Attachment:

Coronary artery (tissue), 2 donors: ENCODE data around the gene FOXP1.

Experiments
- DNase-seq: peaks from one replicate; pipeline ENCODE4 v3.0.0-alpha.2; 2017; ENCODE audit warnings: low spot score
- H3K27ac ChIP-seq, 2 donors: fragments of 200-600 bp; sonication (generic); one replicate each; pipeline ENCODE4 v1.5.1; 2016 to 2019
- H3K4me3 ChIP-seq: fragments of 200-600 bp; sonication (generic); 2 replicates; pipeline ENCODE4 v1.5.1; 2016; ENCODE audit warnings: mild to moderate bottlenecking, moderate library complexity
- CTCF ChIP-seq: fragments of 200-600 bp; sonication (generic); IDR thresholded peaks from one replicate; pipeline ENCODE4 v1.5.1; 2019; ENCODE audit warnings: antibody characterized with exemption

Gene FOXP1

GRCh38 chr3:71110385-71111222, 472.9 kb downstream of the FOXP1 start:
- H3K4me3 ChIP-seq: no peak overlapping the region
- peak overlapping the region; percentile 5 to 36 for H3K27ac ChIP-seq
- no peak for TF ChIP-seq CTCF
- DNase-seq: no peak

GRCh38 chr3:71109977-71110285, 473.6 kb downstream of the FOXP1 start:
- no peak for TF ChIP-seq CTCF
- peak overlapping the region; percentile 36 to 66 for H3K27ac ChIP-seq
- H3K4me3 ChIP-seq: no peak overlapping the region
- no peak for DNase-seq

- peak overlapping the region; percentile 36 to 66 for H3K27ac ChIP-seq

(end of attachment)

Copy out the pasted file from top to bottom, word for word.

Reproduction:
Coronary artery (tissue), 2 donors: ENCODE data around the gene FOXP1.

Experiments
- DNase-seq: peaks from one replicate; pipeline ENCODE4 v3.0.0-alpha.2; 2017; ENCODE audit warnings: low spot score
- H3K27ac ChIP-seq, 2 donors: fragments of 200-600 bp; sonication (generic); one replicate each; pipeline ENCODE4 v1.5.1; 2016 to 2019
- H3K4me3 ChIP-seq: fragments of 200-600 bp; sonication (generic); 2 replicates; pipeline ENCODE4 v1.5.1; 2016; ENCODE audit warnings: mild to moderate bottlenecking, moderate library complexity
- CTCF ChIP-seq: fragments of 200-600 bp; sonication (generic); IDR thresholded peaks from one replicate; pipeline ENCODE4 v1.5.1; 2019; ENCODE audit warnings: antibody characterized with exemption

Gene FOXP1

GRCh38 chr3:71110385-71111222, 472.9 kb downstream of the FOXP1 start:
- H3K4me3 ChIP-seq: no peak overlapping the region
- peak overlapping the region; percentile 5 to 36 for H3K27ac ChIP-seq
- no peak for TF ChIP-seq CTCF
- DNase-seq: no peak

GRCh38 chr3:71109977-71110285, 473.6 kb downstream of the FOXP1 start:
- no peak for TF ChIP-seq CTCF
- peak overlapping the region; percentile 36 to 66 for H3K27ac ChIP-seq
- H3K4me3 ChIP-seq: no peak overlapping the region
- no peak for DNase-seq

- peak overlapping the region; percentile 36 to 66 for H3K27ac ChIP-seq